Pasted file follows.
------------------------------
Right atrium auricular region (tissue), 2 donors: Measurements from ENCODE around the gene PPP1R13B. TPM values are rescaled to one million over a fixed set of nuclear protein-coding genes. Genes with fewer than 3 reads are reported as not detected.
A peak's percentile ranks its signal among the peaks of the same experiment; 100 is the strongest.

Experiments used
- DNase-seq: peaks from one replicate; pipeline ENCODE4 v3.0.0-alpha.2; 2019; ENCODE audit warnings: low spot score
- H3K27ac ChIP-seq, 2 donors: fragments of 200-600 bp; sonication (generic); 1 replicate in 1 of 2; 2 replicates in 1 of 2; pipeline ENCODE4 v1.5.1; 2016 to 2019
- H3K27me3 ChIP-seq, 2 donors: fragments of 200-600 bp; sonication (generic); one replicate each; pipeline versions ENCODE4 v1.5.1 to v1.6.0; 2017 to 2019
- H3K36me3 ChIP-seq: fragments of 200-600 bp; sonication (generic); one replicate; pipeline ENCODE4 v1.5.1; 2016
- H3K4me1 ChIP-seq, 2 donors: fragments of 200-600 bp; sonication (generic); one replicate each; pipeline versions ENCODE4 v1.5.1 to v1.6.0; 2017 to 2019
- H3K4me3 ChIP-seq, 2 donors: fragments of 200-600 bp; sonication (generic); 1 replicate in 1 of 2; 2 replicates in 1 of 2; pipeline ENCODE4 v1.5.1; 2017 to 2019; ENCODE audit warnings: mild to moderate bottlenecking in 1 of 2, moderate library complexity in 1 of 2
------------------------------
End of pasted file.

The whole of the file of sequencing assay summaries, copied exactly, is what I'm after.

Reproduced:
Right atrium auricular region (tissue), 2 donors: Measurements from ENCODE around the gene PPP1R13B. TPM values are rescaled to one million over a fixed set of nuclear protein-coding genes. Genes with fewer than 3 reads are reported as not detected.
A peak's percentile ranks its signal among the peaks of the same experiment; 100 is the strongest.

Experiments used
- DNase-seq: peaks from one replicate; pipeline ENCODE4 v3.0.0-alpha.2; 2019; ENCODE audit warnings: low spot score
- H3K27ac ChIP-seq, 2 donors: fragments of 200-600 bp; sonication (generic); 1 replicate in 1 of 2; 2 replicates in 1 of 2; pipeline ENCODE4 v1.5.1; 2016 to 2019
- H3K27me3 ChIP-seq, 2 donors: fragments of 200-600 bp; sonication (generic); one replicate each; pipeline versions ENCODE4 v1.5.1 to v1.6.0; 2017 to 2019
- H3K36me3 ChIP-seq: fragments of 200-600 bp; sonication (generic); one replicate; pipeline ENCODE4 v1.5.1; 2016
- H3K4me1 ChIP-seq, 2 donors: fragments of 200-600 bp; sonication (generic); one replicate each; pipeline versions ENCODE4 v1.5.1 to v1.6.0; 2017 to 2019
- H3K4me3 ChIP-seq, 2 donors: fragments of 200-600 bp; sonication (generic); 1 replicate in 1 of 2; 2 replicates in 1 of 2; pipeline ENCODE4 v1.5.1; 2017 to 2019; ENCODE audit warnings: mild to moderate bottlenecking in 1 of 2, moderate library complexity in 1 of 2